This is a good news / bad news AT&T post.
The good news is that the support service I received on an iPhone connection issue was excellent.
The bad news is that after the support call I received an email telling me I’d signed up for paperless billing. (No, I didn’t. What’s with the Wells Fargo ploy?)
The badder news is that AT&T has some kind of network activation bug. I think it has to do with updating the relationship between an ICCID (SIM card identifier, this is in term mapped to a phone number) and an IMEI, and then provisioning the services a customer should receive.
I first saw this a year ago with Emily’s iPhone 5s to a new 6s upgrade. I swapped the SIM card; it seemed to work but she couldn’t forward calls. The fix was a new SIM card and a visit to att.com/simguide (link there to phone activation).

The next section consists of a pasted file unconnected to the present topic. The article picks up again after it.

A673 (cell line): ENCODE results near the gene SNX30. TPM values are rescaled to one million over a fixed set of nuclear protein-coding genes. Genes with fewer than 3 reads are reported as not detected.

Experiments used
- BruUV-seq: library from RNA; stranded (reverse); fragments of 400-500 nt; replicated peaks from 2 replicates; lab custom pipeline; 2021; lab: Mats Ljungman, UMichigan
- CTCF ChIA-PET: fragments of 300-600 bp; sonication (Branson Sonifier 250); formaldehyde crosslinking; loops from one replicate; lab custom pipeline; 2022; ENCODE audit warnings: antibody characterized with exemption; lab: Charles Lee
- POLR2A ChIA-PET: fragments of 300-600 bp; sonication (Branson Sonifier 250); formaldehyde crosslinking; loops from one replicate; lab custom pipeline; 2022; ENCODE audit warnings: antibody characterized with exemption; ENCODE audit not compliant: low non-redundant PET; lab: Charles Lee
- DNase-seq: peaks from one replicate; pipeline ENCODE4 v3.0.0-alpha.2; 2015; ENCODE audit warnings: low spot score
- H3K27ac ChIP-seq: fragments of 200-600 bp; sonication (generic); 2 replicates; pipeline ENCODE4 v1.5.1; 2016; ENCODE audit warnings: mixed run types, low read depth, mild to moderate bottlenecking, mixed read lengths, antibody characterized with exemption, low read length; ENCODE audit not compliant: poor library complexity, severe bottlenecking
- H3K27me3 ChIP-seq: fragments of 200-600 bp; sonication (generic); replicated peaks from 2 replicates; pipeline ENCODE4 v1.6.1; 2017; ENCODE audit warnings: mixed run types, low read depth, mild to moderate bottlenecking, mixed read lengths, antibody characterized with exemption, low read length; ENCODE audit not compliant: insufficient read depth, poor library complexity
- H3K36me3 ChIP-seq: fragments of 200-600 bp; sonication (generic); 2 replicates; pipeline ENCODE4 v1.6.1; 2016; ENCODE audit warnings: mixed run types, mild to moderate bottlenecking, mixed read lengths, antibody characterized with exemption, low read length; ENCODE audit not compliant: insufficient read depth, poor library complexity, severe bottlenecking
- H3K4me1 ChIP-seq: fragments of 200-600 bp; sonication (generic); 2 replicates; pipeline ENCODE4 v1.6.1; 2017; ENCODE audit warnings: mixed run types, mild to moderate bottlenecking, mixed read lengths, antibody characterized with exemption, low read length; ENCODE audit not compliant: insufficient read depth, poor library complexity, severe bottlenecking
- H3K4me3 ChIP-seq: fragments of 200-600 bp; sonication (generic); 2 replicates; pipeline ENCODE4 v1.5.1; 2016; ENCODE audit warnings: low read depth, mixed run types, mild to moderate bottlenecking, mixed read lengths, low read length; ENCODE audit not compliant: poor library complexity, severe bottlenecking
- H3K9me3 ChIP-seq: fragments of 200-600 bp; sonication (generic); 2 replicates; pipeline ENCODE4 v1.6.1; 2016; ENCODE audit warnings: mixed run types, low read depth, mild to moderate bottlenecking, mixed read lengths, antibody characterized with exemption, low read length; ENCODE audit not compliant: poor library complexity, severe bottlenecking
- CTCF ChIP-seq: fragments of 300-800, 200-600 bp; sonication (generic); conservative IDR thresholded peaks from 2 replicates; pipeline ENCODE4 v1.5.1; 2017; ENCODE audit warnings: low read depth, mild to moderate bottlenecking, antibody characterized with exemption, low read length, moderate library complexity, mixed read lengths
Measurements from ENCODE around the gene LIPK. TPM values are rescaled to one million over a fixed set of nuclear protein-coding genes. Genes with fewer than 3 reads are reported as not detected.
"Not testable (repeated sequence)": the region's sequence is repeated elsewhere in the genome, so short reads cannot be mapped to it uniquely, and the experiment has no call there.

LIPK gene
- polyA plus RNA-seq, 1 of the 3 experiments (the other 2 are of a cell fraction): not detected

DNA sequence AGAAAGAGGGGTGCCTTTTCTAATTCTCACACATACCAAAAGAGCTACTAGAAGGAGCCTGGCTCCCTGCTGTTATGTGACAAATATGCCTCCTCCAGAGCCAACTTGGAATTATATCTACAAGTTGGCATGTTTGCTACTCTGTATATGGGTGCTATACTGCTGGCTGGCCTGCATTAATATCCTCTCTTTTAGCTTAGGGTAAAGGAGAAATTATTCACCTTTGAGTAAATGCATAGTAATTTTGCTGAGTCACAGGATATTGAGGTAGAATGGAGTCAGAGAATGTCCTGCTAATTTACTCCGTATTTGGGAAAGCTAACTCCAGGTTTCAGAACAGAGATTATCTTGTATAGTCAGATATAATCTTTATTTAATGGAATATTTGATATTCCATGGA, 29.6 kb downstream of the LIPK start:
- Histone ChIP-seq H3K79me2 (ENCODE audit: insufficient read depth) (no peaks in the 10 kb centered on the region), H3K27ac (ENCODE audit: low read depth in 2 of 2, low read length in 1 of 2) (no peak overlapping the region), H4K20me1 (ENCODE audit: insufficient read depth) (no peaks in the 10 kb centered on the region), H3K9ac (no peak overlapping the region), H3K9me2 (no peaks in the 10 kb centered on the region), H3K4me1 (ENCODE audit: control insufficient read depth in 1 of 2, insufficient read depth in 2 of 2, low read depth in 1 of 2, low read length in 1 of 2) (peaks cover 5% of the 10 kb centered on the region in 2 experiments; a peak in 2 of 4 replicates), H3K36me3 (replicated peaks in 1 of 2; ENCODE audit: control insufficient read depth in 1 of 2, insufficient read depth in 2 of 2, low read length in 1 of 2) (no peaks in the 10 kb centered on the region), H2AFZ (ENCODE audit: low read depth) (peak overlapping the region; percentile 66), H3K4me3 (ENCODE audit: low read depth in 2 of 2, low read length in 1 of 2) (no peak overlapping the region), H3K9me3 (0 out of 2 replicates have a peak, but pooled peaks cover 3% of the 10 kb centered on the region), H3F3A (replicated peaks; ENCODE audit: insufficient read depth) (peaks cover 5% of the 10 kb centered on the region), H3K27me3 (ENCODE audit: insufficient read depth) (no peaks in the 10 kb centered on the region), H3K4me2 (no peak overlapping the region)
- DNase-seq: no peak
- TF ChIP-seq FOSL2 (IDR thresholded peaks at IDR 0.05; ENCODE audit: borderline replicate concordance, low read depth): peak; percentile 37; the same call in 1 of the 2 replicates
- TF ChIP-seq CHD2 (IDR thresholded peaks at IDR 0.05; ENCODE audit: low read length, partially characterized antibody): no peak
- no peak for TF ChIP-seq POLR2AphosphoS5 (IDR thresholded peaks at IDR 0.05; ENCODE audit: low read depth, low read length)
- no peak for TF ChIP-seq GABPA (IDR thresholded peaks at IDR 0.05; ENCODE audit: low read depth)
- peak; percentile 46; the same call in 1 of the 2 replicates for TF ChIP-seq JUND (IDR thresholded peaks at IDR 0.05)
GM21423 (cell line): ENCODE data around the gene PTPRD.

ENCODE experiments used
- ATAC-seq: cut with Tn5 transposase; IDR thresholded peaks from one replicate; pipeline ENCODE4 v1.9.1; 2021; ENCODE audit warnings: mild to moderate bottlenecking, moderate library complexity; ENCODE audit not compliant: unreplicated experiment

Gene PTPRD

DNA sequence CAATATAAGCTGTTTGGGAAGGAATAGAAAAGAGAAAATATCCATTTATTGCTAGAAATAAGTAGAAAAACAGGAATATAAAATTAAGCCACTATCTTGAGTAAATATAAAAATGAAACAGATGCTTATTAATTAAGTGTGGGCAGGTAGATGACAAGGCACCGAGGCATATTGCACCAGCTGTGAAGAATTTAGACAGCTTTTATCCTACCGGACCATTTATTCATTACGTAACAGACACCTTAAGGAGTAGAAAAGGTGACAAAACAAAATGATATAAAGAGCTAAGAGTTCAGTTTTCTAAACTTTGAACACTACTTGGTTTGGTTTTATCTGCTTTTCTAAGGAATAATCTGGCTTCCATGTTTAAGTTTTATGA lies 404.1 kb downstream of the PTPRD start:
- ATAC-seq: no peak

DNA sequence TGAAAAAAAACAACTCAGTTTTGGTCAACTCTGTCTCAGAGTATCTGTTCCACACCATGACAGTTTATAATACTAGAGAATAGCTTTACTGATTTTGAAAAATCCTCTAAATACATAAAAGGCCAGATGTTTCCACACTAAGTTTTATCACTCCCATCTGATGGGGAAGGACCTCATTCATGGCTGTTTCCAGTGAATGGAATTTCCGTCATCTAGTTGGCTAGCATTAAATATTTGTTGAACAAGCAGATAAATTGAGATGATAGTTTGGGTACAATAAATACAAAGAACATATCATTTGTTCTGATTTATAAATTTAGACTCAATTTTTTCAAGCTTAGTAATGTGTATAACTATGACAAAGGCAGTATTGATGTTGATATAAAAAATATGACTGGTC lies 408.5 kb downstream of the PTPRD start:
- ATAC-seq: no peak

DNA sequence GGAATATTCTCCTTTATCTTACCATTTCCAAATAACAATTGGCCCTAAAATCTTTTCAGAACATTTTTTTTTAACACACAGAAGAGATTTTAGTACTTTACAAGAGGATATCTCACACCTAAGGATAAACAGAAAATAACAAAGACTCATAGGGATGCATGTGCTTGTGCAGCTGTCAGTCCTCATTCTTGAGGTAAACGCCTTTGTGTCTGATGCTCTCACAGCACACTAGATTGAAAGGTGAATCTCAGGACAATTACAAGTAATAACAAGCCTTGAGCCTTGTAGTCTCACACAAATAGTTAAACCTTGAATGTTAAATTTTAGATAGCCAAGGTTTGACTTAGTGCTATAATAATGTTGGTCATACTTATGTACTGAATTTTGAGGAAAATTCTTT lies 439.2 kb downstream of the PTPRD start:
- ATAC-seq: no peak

I ran into a slightly different version of this problem with #3’s transition from an iPhone 5 to a pre-owned 6. I moved the SIM card over, but she had no data services and iMessage wouldn’t activate. Her phone claimed a 4G connection, but in reality no data was moving. Only voice and SMS worked.
The good service came from an AT&T support chat. The tech told me this was a common issue (worsening?), but we still had to walk through the usual steps (I’d already executed Apple’s troubleshooting steps). I didn’t have time though, so I asked for a fresh SIM card instead. The rep said it would appear in a week or so. In fact it showed up 20 hours later via FedEx overnight express.
That’s pretty cool. Shame about the paperless billing thing though.
Why did I want a new SIM card? I figured AT&T’s problem is a database bug, and a new SIM card rewrites AT&T’s database records. As I’d hoped it worked instantly. I think AT&T’s 2nd tier support might be able to fix the database records by hand, but the SIM card fix is faster. (It didn’t enable WiFi calling though — when I tested that I got a message to call AT&T to enable it.)